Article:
The preferred procedure of the invention with regard to one of the monohydric alcohols conv taining up to about five carbon atoms in the molecule, is to distill the crude supply and to withdraw as a side stream a mixture ofthe high boiling impurities and an added liquid which contributes to the formation of a diphase system when the side stream material is allowed to cool to a convenient operating temperature in a decanter. The distillation residue in this operation is largely water and the distillate material concentrated alcohol. The aqueous phase from the decanter is recycled to the alcohol concentration column. The relatively non-aqueous phase, on the other hand, is distilled to recover the lower alcohol and water contents as distillate material and to obtain an essentially anhydrous mixture of the added liquid and higher alcohols as distillation residue. The distillate material from this relatively nonaqueous phase may be recycled to the alcohol concentrating column or if it contains a mixture which upon condensation separates into two phases, it may be recycled to the side stream decanter. The distillation residue from this relatively non-aqueous phase may be treated with water and the separation effected of the high boiling impurities. In this manner, the high boiling impurities are recovered in the extract as a dilute solution in the water, giving a raffinate containing the added material in relatively good concentration and suitable for recycling in this manner to the original alcohol concentrating column.
To present a further understanding of the invention, the following description of the processing of an organic liquid is presented which should be read in conjunction with the attached drawing. The drawing illustrates one form of suitable equipment for effecting the process'of the invention in a completely continuous manner.
The crude isopropyl alcohol is supplied through line I to the distillation column 2. The liquid of y suitable characteristics according to the invention may be added either with the feed through line I or separately as hereinafter discussed. For the purpose of this description, it will be taken that the liquid is added with the feed through line I. The column 2 is furnished'with the usual overhead vapor, reflux, product'and residue lines 3, 4. 1 and 5, respectively, and with an open steam coil 6 for heating purposes. The isopropyl alcohol in a relatively pure state is removed from the system by line l as the result of maintaining adequate heat input at steam coil 6 and the maintenance of appropriate reiiux through line 4 from condenser 8. Through line is taken from the system condensed steam and excess water as the distillation residue. The side stream product containing a considerable quantity of Water is removed from the system through line 9, passed through pump I0, cooler Il, line I2 and allowed to settle in the decanter I3. 'Iime is allowed in the decanter. I3 for the separation of phases which are presumed to occur for the purpose of this description as a result of the suitable choice of additive liquid supplied with the feed through line I. The relatively aqueous layer formed in the decanter I3 is recycled through line Ill to the rectifying column 2. The relatively non-aqueous layer from the decanter I3 is removed through line I5 to the distillation column I1 which is furnished with the usual condenser, vapor, reflux, product and bottoms withdrawal equipment indicated by reference numerals I8, I9, 20, 2I, and 22. Heat is supplied to the column by means of the heating unit 23. Thus the portion of the distillate material not utilized as reflux through line is recycled through line 2I to the rectifying column 2.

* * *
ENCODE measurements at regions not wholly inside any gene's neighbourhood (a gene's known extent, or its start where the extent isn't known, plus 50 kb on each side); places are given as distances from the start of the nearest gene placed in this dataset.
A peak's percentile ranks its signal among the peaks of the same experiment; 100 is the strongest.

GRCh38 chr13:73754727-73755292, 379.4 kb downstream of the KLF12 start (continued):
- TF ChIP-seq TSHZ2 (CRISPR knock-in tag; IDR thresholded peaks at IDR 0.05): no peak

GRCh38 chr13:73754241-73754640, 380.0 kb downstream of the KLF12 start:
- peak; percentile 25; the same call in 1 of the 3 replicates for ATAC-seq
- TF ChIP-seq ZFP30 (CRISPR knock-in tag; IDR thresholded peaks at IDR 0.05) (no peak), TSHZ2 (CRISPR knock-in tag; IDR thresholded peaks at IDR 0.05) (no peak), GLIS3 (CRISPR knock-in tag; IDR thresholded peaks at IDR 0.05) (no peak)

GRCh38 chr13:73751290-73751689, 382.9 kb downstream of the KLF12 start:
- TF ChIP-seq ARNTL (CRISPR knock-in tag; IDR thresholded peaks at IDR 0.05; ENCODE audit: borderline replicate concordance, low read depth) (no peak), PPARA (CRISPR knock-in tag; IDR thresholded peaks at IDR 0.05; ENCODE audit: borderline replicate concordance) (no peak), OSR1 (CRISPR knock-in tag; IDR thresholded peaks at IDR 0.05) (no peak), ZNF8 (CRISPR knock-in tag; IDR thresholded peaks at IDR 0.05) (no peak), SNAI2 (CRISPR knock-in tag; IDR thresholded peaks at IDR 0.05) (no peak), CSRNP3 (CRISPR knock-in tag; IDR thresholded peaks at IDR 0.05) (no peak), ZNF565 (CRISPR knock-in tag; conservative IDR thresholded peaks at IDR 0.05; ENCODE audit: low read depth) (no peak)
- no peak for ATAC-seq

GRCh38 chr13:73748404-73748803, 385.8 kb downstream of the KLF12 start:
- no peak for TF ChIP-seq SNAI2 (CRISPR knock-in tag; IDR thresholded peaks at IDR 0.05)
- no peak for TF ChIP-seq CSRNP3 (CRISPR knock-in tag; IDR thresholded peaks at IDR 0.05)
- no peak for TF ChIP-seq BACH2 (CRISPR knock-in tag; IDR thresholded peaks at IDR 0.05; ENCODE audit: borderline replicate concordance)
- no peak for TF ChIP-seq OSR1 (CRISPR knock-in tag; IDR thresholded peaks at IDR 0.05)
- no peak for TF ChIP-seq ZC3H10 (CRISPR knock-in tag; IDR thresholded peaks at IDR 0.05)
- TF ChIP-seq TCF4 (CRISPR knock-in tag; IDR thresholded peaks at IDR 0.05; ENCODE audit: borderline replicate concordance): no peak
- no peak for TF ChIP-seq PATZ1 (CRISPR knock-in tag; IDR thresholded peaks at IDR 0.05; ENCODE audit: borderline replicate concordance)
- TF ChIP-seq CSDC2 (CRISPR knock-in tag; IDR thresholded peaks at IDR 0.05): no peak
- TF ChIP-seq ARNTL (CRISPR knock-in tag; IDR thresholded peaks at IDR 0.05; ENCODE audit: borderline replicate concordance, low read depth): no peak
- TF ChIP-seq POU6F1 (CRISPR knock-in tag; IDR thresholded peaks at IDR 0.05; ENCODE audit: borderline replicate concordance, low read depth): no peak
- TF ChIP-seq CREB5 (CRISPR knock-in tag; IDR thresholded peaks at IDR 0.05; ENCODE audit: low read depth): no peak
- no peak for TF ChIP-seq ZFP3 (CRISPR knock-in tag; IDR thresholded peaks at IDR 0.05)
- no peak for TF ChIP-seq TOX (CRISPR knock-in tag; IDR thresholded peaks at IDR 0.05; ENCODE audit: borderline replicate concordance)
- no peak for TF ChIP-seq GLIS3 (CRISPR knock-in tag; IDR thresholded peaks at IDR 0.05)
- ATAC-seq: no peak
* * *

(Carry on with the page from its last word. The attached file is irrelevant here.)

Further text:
The distillation residue removed through line 22 normally contains high boiling compounds of commercial value such as secondary butyl alcohol when purification is effected of isopropyl alcohol prepared from the treatment of propylene with sulfuric acid. Furthermore, this distillation residue contains other high boiling compounds which can be conveniently utilized as an additive material according to the process of the invention. In order to recover these products, the distillation residue from column I1 is passed through pump 24 and line 25 to the extractor 2B wherein the residue is treated countercurrently with a solvent to remove either the impurities or the organic liquid separately. In the drawing, it is presumed that the distillation residue undergoing treatment in the extractor 26 is that obtained from supplying to the rectifying column 2 crude isopropyl alcohol prepared from the treatment of propylene with sulfuric acid. With this specifle illustration in view, the residue withdrawn from the column I1 from line 22 consists essen tially of an anhydrous mixture of butyl alcohol and high boiling water insoluble compounds. This material is presumed in the diagram to be countercurrently treated with water supplied through line 21. The aqueous extract was withdrawn through line 28. This material, in the case of the specific illustration chosen, consists of a dilute solution of secondary butyl alcohol in water essentially free of other high boiling impurities. The raffinate as indicated being withdrawn through line 29 consists essentially of high boiling impurities in high concentration essentially freel ofsecondary butyl alcohol and water. In the specific illustration taken of the purication of isopropyl alcohol, an appropriate amount of the material removed from the extractor 2B through line 29 may be returned through line I6 to the rectifying column 2 and be employed as a suitable additive liquid to the rectifying column 2 according to the present invention. The excess material may be removed from the system through line 30. While the processing of the distillation residue from column I1 has been speciiically described in regard to the purification in the rectifying column of isopropyl alcohol prepared by the action of sulfuric acid on propylene, it is obvious that with slight modifications and variations in procedure, the residues from other similarly related liquids may be processed.